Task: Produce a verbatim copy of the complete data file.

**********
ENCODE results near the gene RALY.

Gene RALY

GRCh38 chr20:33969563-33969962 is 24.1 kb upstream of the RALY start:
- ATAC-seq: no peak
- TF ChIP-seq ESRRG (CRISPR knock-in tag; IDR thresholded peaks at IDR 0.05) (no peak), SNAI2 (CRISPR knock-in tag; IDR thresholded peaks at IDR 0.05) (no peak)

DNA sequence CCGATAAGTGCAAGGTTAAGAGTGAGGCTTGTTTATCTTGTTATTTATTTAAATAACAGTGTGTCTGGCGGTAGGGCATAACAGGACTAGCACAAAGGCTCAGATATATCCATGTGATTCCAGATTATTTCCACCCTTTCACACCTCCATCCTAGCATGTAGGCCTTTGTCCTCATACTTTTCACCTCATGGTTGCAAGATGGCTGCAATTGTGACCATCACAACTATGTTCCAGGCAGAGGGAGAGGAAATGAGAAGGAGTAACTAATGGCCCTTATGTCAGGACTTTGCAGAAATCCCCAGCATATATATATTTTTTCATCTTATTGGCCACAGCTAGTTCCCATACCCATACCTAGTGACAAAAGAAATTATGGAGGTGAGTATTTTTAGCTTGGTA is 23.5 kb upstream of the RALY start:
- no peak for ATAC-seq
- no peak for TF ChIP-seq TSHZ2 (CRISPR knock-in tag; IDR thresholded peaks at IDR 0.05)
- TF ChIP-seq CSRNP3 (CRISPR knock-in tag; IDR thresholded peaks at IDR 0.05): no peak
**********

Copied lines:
ENCODE results near the gene RALY.

Gene RALY

GRCh38 chr20:33969563-33969962 is 24.1 kb upstream of the RALY start:
- ATAC-seq: no peak
- TF ChIP-seq ESRRG (CRISPR knock-in tag; IDR thresholded peaks at IDR 0.05) (no peak), SNAI2 (CRISPR knock-in tag; IDR thresholded peaks at IDR 0.05) (no peak)

DNA sequence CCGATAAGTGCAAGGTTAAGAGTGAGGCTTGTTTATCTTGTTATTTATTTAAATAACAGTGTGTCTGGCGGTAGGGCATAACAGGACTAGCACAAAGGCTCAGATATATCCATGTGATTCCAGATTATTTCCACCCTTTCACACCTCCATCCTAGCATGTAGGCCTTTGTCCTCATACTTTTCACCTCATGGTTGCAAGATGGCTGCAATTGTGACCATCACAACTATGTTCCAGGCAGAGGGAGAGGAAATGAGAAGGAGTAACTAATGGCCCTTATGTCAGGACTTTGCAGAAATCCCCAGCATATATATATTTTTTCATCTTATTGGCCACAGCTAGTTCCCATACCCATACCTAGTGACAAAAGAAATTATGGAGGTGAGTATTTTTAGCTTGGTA is 23.5 kb upstream of the RALY start:
- no peak for ATAC-seq
- no peak for TF ChIP-seq TSHZ2 (CRISPR knock-in tag; IDR thresholded peaks at IDR 0.05)
- TF ChIP-seq CSRNP3 (CRISPR knock-in tag; IDR thresholded peaks at IDR 0.05): no peak